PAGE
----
The River Tama, Mt. Koya, Wakayama Prefecture, c. 1920.

1920sOutside TokyoReligious
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Ichinohashi Bridge crossing the River Tama, Mt. Koya, Wakayama Prefecture, c. 1920, south of Osaka. This bridge serves as the traditional entrance to Okuno-in Temple up on Mount Koya. Crossing here leads to the largest cemetery in Japan, with over 200,000 tombstones. At the far end of the cemetery complex is the mausoleum of Kobo Daishi, also known as Kukai, who was the founder of the Shingon sect of Buddhism and founder of Mount Koya monastery, or Koya-san, one of the most sacred places in Japan. The site houses over 100 temples nestled in amongst a majestic cedar forest.

“The traveller will probably be told at Koya-guchi that the distance to Koya-san is only 3 ri; but the ri in this mountain district consists of 50 cho, which brings the distance up to 4 ri 6 cho of standard measurement, or about 10-1/2 miles English.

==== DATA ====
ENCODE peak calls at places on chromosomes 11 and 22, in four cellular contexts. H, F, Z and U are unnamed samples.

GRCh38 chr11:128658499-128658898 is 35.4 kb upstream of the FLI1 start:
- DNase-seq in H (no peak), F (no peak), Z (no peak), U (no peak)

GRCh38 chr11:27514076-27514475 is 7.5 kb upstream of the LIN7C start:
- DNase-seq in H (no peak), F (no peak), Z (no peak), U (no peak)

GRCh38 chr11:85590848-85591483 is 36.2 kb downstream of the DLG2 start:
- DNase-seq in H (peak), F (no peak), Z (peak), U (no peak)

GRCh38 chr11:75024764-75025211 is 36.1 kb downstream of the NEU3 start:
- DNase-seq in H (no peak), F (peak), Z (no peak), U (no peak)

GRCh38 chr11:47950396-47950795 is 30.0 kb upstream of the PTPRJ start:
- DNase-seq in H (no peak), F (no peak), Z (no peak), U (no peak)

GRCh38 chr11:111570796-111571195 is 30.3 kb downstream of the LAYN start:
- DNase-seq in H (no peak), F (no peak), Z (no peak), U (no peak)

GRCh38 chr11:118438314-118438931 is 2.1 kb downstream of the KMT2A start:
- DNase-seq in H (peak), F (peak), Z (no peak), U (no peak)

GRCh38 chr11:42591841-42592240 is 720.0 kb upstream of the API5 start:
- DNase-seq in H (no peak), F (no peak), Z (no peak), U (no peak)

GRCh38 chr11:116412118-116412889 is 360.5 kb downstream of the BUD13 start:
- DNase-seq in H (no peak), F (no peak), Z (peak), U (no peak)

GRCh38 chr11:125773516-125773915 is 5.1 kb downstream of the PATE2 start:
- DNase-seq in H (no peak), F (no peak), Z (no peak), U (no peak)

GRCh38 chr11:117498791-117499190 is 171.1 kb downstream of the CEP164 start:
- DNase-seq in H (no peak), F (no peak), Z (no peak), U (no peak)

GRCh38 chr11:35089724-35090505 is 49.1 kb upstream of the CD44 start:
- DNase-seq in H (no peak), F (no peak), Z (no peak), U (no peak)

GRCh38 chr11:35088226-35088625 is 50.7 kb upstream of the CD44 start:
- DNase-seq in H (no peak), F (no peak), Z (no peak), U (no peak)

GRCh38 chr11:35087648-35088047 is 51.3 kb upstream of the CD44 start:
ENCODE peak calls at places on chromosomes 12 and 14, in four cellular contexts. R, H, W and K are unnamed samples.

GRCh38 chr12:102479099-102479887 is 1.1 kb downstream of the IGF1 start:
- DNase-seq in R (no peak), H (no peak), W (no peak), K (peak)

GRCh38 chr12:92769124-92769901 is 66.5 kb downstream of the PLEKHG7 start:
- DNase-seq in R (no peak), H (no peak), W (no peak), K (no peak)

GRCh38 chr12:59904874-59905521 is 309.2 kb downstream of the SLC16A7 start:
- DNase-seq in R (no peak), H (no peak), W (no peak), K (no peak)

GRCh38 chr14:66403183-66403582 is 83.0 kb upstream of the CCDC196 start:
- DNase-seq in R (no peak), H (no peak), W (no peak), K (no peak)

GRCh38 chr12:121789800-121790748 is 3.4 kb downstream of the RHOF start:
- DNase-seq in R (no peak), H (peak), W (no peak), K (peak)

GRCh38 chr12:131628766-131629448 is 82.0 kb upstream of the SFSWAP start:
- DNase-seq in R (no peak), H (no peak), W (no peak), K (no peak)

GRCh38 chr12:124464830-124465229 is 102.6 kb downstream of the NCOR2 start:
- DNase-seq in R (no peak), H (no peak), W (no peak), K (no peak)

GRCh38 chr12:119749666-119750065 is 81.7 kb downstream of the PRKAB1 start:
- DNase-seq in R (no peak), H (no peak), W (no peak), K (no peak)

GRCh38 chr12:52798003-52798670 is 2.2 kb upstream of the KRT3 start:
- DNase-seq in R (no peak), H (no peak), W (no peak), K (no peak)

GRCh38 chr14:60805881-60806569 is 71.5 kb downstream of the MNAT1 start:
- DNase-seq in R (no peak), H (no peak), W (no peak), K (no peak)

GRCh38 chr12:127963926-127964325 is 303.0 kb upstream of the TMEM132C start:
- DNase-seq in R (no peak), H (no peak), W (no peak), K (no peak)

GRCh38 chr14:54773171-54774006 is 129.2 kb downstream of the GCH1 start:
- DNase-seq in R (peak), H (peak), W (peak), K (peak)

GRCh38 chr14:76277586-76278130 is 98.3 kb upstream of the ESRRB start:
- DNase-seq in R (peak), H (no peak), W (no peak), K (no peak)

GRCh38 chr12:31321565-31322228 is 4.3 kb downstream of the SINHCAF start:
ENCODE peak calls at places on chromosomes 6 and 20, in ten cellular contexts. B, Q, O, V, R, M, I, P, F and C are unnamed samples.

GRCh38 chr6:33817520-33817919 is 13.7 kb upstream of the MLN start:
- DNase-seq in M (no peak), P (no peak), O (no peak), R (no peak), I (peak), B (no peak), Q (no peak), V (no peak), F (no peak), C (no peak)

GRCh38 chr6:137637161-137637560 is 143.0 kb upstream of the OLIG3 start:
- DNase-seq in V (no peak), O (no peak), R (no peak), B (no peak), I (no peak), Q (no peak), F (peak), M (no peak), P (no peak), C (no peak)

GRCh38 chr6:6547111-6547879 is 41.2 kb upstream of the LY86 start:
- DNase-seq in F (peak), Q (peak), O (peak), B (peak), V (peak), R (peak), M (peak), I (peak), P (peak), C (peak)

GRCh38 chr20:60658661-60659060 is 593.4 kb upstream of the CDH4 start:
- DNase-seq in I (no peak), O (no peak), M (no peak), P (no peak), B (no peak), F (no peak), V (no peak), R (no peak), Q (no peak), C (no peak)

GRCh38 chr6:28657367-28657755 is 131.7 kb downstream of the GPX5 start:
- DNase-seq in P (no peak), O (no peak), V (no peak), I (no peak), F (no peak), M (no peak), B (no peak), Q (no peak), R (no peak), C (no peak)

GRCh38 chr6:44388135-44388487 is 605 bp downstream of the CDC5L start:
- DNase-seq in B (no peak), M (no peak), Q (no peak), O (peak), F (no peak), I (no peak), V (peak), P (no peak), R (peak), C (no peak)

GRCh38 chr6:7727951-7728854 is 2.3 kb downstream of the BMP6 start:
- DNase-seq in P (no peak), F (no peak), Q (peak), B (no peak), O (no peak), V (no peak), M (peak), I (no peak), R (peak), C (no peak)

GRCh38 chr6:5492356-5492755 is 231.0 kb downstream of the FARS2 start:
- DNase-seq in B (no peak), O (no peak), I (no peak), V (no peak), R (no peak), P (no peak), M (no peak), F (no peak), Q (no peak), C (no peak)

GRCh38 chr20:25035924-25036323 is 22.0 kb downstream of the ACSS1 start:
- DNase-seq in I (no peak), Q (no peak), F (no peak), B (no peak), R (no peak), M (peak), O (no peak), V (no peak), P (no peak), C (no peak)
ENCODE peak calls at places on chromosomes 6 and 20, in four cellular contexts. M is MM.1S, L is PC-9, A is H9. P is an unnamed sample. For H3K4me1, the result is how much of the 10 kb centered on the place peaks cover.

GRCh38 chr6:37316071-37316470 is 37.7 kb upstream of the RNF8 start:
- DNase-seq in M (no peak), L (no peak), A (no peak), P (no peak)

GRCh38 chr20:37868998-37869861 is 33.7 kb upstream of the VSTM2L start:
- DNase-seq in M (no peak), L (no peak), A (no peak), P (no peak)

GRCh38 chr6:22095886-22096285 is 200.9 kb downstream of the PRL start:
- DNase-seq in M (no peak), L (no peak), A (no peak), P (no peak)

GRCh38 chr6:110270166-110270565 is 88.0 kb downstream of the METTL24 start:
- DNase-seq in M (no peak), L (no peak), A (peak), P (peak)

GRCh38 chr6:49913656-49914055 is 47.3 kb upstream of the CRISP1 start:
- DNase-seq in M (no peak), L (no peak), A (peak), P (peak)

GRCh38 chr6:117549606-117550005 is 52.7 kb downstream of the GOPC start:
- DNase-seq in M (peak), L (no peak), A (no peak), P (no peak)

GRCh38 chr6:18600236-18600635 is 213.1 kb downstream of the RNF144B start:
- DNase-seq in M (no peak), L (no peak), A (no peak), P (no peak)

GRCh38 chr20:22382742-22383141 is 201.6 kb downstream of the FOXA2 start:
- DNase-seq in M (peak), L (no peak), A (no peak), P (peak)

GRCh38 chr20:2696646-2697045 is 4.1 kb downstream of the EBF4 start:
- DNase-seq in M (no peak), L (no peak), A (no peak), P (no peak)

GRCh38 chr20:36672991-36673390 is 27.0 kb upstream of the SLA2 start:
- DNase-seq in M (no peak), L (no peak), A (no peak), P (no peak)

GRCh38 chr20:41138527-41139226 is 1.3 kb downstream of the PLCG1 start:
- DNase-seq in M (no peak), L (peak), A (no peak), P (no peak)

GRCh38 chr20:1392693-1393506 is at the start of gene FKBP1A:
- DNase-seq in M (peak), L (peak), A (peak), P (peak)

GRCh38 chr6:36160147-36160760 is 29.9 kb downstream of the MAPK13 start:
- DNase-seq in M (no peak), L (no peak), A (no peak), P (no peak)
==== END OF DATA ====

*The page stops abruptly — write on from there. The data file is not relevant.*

“Of this about 1 ri can de done in jinrikisha. The rest must be walked or done in kago, as it is a succession of steep ups and downs, the former predominating.

“But the eye is so charmed at every turn that fatigue is forgotten.

“… During the first half of the walk, beautiful glimpses are obtained from time to time of the Yoshino-gawa flowing far below. There is little or no shade, and the palmettos on the hillsides bear witness to the exceptional warmth of the climate of this district. For the second half, the way leads up amidst magnificent timber, chiefly conifers, to be hold which and to enjoy whose delicious shade and fragrance, would of itself repay the trouble of the expedition.

“Most of the finest specimens are Chamsecyparis [cypress]. Strangely enough, but few examples are seen of the species to which Koya-san has given its name — the Eoya-maki (Sciadopytis verticillata). This superb forest, which now belongs no longer to the priests but to the central government, rings with the rhythmic chant of the coolies who laboriously bear down the timber from mountain recesses situated above the monastery.

“… The forest grows thicker and thicker, till at last we reach a plain black gate forming the back entrance (Fudozaka-guchi) to the temple grounds.”

A Handbook for Travellers in Japan, by Basil Hall Chamberlain & W.B. Mason, 1901

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